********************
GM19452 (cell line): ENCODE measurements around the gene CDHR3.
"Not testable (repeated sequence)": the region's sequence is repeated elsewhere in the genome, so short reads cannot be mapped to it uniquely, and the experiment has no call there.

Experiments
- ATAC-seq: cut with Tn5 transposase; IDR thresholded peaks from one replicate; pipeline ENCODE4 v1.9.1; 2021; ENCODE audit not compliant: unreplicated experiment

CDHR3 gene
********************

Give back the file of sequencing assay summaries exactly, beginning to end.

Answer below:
GM19452 (cell line): ENCODE measurements around the gene CDHR3.
"Not testable (repeated sequence)": the region's sequence is repeated elsewhere in the genome, so short reads cannot be mapped to it uniquely, and the experiment has no call there.

Experiments
- ATAC-seq: cut with Tn5 transposase; IDR thresholded peaks from one replicate; pipeline ENCODE4 v1.9.1; 2021; ENCODE audit not compliant: unreplicated experiment

CDHR3 gene